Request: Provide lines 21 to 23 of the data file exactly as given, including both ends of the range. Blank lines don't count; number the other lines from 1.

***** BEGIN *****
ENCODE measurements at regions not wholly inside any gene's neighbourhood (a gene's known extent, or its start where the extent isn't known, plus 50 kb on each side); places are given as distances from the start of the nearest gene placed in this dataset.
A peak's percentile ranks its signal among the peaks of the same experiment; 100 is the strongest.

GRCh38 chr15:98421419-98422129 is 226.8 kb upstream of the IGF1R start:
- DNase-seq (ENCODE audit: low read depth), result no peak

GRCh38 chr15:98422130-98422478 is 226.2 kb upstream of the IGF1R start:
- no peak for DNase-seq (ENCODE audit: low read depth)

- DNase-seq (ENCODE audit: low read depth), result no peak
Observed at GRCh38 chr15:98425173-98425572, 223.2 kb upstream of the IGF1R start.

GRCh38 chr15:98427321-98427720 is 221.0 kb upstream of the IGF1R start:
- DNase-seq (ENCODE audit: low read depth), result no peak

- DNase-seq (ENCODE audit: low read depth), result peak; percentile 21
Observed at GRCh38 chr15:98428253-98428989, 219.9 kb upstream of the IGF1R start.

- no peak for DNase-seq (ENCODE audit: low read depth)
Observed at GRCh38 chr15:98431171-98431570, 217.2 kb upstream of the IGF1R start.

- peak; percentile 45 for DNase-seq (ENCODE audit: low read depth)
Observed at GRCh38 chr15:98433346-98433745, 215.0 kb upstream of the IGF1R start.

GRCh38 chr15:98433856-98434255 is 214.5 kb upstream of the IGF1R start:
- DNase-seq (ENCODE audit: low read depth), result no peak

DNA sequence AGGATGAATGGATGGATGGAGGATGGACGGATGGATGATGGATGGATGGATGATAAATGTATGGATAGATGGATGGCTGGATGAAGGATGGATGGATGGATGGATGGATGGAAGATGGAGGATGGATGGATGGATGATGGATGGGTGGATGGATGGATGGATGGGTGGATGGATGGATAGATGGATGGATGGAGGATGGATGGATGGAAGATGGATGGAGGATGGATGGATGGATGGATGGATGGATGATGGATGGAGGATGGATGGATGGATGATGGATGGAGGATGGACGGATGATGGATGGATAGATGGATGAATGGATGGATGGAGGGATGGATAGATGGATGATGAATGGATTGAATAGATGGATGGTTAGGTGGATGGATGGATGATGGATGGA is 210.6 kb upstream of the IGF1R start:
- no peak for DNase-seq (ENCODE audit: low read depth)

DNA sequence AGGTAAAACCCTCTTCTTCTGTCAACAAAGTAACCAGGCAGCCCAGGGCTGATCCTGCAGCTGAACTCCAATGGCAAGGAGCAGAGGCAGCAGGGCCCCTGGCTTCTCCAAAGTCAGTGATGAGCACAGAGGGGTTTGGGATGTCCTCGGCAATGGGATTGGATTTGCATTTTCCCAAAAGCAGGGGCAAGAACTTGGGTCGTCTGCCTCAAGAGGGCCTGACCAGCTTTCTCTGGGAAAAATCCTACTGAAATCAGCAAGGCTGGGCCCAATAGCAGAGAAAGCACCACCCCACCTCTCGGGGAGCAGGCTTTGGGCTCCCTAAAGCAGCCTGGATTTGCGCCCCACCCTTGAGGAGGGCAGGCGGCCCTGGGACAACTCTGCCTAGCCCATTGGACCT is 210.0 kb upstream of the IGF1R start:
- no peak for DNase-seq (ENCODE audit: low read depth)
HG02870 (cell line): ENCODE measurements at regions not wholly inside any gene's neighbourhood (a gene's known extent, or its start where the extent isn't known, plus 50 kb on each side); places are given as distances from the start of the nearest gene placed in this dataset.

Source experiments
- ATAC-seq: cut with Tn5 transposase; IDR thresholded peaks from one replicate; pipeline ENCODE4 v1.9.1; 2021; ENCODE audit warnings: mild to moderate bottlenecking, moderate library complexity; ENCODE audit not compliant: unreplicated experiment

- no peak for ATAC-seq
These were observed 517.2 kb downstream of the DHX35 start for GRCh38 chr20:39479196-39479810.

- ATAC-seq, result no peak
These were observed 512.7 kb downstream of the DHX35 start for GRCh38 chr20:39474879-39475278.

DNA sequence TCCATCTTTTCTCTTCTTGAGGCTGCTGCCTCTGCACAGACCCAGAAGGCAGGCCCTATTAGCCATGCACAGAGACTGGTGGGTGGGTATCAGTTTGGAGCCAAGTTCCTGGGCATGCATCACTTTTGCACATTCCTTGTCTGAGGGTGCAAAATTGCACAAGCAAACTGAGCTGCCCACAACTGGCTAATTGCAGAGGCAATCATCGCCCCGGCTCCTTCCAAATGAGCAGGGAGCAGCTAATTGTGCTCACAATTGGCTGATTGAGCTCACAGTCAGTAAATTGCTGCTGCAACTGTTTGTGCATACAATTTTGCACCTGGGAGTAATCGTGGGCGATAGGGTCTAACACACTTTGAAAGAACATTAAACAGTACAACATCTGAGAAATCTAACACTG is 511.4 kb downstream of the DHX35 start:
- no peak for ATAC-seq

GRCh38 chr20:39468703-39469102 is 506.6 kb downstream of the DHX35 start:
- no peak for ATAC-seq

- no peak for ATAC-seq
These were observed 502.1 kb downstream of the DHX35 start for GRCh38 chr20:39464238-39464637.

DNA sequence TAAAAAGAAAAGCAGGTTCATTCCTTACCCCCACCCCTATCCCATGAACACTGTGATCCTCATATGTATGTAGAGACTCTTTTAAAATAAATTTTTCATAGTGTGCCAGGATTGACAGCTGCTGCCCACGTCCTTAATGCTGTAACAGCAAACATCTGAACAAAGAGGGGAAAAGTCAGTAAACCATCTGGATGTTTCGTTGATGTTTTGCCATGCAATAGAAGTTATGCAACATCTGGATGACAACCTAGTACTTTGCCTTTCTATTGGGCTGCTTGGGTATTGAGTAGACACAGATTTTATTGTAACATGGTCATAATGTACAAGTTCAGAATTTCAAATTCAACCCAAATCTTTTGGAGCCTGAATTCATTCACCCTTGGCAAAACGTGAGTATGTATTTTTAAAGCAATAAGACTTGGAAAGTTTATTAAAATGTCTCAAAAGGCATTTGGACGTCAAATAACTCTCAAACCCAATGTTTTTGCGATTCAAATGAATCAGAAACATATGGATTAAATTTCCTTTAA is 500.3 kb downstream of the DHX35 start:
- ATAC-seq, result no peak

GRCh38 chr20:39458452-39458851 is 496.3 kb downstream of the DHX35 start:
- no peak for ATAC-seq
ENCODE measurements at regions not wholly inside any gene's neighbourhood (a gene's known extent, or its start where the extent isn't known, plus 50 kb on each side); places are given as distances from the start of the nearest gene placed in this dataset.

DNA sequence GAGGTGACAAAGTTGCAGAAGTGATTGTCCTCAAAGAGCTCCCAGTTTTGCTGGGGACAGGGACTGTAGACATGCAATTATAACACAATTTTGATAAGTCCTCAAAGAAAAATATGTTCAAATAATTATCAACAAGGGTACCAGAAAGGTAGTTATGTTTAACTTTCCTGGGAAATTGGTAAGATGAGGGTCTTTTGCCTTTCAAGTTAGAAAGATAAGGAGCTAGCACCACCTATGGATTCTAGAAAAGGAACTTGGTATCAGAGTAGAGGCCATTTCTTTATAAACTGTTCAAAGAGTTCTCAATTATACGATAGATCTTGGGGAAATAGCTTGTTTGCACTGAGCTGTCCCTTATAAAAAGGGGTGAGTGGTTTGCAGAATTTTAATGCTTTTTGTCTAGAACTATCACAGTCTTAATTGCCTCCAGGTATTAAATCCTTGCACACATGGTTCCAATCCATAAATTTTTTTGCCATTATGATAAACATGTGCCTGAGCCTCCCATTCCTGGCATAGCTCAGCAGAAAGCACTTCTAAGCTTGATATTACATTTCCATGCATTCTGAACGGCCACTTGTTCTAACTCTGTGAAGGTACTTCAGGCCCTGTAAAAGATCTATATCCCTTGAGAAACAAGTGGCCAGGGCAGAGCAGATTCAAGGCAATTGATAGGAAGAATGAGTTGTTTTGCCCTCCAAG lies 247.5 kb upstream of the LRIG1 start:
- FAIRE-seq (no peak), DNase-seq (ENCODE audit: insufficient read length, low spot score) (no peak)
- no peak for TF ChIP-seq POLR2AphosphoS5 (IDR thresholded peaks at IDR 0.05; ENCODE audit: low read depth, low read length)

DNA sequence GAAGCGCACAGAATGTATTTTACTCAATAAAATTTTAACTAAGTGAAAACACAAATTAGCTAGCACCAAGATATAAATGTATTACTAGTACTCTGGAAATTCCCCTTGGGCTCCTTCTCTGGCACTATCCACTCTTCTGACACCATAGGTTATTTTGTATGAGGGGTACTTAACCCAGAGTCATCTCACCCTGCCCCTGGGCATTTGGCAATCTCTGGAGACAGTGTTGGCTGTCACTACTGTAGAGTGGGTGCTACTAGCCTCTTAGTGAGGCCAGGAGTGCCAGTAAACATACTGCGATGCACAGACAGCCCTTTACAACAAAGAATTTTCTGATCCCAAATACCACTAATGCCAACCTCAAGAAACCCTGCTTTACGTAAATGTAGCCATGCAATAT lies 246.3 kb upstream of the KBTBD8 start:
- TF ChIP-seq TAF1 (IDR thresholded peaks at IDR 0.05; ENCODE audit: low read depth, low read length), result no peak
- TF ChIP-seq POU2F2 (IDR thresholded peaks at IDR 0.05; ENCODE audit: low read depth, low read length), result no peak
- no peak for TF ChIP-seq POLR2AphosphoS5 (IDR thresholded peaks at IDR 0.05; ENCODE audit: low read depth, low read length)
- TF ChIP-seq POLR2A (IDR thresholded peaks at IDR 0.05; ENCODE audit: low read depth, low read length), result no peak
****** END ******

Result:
DNA sequence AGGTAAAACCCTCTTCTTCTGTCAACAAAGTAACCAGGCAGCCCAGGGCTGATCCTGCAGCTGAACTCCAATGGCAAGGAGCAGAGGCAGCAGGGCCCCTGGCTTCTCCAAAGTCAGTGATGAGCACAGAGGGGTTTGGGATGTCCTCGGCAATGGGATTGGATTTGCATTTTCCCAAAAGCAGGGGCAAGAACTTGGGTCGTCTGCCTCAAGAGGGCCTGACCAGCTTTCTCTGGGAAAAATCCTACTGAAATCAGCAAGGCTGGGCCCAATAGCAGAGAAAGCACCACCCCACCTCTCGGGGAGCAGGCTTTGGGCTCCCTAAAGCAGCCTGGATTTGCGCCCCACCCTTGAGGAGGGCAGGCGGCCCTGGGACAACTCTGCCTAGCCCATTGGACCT is 210.0 kb upstream of the IGF1R start:
- no peak for DNase-seq (ENCODE audit: low read depth)
HG02870 (cell line): ENCODE measurements at regions not wholly inside any gene's neighbourhood (a gene's known extent, or its start where the extent isn't known, plus 50 kb on each side); places are given as distances from the start of the nearest gene placed in this dataset.